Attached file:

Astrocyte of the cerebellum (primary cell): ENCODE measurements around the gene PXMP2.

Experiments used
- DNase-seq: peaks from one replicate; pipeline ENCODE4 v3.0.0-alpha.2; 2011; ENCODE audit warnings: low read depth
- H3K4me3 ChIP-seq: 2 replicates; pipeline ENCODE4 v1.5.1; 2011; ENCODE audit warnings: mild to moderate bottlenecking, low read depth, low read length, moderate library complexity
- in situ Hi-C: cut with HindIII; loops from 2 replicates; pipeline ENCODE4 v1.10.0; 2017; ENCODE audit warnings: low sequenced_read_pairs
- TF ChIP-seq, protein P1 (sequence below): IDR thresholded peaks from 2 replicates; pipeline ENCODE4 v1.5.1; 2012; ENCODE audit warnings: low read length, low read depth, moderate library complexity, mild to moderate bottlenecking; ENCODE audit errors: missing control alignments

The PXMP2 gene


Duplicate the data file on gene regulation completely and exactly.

Astrocyte of the cerebellum (primary cell): ENCODE measurements around the gene PXMP2.

Experiments used
- DNase-seq: peaks from one replicate; pipeline ENCODE4 v3.0.0-alpha.2; 2011; ENCODE audit warnings: low read depth
- H3K4me3 ChIP-seq: 2 replicates; pipeline ENCODE4 v1.5.1; 2011; ENCODE audit warnings: mild to moderate bottlenecking, low read depth, low read length, moderate library complexity
- in situ Hi-C: cut with HindIII; loops from 2 replicates; pipeline ENCODE4 v1.10.0; 2017; ENCODE audit warnings: low sequenced_read_pairs
- TF ChIP-seq, protein P1 (sequence below): IDR thresholded peaks from 2 replicates; pipeline ENCODE4 v1.5.1; 2012; ENCODE audit warnings: low read length, low read depth, moderate library complexity, mild to moderate bottlenecking; ENCODE audit errors: missing control alignments

The PXMP2 gene